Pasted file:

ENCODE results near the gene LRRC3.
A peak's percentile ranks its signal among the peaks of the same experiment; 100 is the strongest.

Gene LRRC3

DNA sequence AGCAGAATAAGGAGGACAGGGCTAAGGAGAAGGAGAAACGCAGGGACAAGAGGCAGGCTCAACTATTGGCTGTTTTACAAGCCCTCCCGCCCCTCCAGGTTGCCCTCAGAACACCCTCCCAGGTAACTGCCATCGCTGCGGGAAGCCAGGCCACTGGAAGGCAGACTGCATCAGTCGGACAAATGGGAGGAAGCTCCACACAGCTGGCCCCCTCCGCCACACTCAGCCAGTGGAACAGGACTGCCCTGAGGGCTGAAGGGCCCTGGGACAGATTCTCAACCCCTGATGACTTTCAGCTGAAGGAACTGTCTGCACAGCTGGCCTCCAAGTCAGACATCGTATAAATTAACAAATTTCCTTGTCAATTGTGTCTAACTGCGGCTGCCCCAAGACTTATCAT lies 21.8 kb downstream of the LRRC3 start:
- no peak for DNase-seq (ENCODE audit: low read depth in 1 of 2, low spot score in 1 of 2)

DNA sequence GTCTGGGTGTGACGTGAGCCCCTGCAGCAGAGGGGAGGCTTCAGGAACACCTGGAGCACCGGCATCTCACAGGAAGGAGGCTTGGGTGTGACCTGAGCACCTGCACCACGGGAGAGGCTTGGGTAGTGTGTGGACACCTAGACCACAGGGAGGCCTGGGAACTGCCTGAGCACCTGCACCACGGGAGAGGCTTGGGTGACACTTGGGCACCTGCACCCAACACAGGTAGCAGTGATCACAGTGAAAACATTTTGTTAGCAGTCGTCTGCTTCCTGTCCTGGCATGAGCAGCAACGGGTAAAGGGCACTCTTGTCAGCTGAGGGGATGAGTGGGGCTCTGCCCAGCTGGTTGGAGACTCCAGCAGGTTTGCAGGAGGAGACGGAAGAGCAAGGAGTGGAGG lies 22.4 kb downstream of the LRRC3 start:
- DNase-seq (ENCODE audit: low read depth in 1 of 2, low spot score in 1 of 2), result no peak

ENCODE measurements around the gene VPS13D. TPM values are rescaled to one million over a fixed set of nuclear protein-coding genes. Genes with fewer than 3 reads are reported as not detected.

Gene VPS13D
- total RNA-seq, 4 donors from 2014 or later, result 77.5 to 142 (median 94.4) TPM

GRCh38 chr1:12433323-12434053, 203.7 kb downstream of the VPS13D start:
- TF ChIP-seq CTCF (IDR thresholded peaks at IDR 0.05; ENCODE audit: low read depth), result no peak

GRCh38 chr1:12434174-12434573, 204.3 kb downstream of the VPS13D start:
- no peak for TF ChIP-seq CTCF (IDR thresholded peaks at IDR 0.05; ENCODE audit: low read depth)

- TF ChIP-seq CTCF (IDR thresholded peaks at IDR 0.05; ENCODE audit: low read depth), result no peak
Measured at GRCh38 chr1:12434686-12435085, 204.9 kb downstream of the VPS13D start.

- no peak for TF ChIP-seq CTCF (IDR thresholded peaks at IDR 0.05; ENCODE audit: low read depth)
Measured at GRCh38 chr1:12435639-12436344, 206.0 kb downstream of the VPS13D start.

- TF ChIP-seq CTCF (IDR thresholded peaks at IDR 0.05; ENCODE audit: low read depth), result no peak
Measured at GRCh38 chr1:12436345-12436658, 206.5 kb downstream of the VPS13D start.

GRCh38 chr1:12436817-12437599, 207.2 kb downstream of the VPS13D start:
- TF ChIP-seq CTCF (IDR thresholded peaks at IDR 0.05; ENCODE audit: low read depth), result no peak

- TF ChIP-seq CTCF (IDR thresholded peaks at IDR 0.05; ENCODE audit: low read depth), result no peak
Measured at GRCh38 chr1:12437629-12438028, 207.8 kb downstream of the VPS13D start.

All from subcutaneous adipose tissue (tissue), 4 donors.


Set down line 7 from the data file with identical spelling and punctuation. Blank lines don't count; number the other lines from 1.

- DNase-seq (ENCODE audit: low read depth in 1 of 2, low spot score in 1 of 2), result no peak